You do it or you don’t. It’s that simple. Some people do and others don’t that’s the difference between people.
So just do it!
Script: PRINCIPLES, Not Rules
In screenplay there are NO rules
Rules say: “things that have to be done a certain way”. Meanwhile principles make reference to what works and has worked for as long as one can remember.
The difference is crucial.
In screenplay, there are no rules, there only exist certain principles that by experience we know have worked and probably will work on the future.
Inexperienced or anxious writers try to do one of two things:
- Follow the “rules” (that do not even exist) with the hope that there is a magic formula that they can follow that will turn their screenplay in a huge success.
- Do not follow any rules.
But the truth is that in order not to follow any rules you have to be an experienced artist. And don’t fool yourself by believing you just were born with tremendous talent and therefore you do not even need to know the principles with which your craft was built.
Principles of screenwriting
Principles are so universal that no matter where you come from or what story you are trying to tell, it can have an emotional impact in any part of the world for any given generation.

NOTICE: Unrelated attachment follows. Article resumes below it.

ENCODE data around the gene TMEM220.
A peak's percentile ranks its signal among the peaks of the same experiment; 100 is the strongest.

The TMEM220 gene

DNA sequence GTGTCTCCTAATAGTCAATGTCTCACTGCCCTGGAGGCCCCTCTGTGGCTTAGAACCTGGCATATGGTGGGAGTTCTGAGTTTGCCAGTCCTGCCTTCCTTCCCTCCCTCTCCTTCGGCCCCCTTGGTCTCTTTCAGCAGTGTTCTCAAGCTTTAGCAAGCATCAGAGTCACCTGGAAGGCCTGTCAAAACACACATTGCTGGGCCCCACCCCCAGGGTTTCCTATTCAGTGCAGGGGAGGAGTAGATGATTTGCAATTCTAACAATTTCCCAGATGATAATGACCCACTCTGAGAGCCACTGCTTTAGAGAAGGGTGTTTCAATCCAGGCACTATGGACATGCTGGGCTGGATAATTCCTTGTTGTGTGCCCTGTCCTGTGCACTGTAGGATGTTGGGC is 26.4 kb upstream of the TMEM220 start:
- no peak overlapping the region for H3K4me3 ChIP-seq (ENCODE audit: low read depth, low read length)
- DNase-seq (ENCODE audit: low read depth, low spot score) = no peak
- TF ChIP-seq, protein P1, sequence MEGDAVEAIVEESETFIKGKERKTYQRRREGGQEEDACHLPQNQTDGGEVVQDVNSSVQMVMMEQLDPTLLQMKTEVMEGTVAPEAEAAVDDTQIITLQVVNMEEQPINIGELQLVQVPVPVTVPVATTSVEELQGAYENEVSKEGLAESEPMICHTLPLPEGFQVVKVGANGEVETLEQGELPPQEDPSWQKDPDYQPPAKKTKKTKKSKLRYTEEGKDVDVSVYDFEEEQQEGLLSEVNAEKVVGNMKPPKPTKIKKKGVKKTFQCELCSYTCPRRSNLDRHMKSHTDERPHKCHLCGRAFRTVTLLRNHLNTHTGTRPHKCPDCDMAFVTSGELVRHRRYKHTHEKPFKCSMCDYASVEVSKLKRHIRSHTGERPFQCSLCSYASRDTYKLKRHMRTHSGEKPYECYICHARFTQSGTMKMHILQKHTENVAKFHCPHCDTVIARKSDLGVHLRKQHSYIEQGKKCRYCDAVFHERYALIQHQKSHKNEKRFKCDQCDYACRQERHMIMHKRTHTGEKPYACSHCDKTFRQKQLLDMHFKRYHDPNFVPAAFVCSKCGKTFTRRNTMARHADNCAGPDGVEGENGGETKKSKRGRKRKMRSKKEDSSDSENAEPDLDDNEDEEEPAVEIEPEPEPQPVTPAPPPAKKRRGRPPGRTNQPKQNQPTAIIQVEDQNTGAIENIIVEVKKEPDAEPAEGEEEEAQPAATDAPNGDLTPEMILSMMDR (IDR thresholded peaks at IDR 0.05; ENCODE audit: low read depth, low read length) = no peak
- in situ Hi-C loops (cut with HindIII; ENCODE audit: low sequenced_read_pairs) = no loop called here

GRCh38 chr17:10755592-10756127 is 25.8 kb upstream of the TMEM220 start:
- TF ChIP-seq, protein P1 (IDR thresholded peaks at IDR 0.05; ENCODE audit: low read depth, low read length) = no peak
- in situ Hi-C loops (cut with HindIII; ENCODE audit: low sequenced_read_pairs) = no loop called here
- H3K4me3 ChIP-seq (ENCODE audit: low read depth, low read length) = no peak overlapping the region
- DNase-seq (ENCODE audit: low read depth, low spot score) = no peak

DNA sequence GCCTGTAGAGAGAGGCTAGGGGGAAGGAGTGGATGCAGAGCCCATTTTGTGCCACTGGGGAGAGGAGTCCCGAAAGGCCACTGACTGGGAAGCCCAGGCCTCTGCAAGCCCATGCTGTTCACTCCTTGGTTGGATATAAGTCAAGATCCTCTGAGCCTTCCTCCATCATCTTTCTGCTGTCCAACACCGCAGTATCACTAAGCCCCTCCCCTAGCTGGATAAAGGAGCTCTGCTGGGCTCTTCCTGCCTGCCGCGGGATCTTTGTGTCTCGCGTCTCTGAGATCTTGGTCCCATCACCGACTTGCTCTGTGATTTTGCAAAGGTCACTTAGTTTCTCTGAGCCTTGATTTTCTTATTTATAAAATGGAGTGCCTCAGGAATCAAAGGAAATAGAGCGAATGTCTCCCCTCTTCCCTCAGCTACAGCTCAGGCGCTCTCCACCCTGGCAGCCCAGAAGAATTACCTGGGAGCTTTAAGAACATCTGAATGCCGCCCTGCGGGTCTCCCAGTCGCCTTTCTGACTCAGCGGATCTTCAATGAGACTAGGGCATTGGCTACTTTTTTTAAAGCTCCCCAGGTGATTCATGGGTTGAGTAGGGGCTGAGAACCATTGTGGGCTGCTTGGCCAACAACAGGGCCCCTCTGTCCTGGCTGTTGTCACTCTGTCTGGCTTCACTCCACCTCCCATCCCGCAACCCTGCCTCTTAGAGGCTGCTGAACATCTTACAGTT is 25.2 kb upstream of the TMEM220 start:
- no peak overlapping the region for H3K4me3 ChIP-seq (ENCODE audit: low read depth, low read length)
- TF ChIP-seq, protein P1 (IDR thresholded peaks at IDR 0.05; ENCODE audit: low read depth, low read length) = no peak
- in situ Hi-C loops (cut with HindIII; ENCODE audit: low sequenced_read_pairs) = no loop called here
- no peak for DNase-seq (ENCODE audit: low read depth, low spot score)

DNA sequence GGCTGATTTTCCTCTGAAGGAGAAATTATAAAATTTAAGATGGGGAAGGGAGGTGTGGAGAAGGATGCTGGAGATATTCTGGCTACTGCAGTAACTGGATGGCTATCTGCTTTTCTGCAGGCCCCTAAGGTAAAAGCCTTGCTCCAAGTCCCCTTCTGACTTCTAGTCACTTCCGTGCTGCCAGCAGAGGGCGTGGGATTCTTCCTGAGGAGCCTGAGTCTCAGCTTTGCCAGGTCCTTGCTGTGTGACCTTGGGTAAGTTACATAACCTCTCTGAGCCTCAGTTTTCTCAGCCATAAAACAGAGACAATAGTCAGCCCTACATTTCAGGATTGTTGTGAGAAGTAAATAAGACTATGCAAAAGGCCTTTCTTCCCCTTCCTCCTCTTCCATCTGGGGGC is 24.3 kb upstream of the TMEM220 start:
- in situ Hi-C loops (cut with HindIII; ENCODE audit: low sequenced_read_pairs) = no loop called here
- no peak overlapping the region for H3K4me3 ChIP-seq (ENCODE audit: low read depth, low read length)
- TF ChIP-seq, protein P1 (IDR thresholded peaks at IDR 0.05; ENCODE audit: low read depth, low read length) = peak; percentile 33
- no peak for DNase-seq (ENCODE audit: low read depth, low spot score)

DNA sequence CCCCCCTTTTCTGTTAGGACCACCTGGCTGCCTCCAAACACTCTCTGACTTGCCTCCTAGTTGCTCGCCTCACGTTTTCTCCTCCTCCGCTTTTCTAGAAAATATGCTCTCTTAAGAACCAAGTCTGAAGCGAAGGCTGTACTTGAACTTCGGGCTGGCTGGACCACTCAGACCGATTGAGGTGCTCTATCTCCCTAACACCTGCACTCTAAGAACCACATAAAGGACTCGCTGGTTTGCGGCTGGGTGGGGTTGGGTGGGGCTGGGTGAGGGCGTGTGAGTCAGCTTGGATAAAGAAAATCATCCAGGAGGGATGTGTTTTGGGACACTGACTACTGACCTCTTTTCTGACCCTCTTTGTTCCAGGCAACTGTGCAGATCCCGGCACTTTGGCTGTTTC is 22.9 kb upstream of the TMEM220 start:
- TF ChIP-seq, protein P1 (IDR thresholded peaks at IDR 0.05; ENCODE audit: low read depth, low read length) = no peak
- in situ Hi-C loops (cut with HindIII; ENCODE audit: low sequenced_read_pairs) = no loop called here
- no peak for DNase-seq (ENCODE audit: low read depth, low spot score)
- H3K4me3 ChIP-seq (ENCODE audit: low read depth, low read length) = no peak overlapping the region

When writing a screenplay, this is achieved by creating archetypical stories. This is the principle that works and has worked for as long anyone can remember and imagine.
An archetypical story does not mean a story full of stereotypes.
An archetypical story creates places and characters so rare that our sight is pleased with every detail, while the story reveals conflicts so human that they can travel from culture to culture. And it is through those conflicts and those characters that we see ourselves portrayed. It is through this mental “impersonation” of another “human being”, through their conflicts, their emotions, their character, that we find life and we find ourselves.
Because that is the important part of the whole process of making a movie:
THE AUDIENCE and the principles of screenwriting
Without the audience, this whole process that takes years of one’s life, huge amounts of work and thought, is of no value.
The audience should always be in the mind of the creator.
But not in an abstract way of a bunch of faceless people staring at a blank screen but more like oneself. You should picture yourself watching your movie for the first time, without knowing what it is all about and who had made it.
In this way, you will make a film that can explain itself and that hopefully will emotionally/ intellectually impact people like yourself.
That is the reason why you should always have respect for the audience, have respect for yourself and try to make an original piece of art that transcends in meaning and originality every other meaningless and unoriginal movie that gets made.
When I say original I am not talking about being eccentric.
It is not about showing of what you can do but about serving the story, the meaning of the story and enhance it in every original way you can think of that serves the purpose of the story and that you find strictly necessary.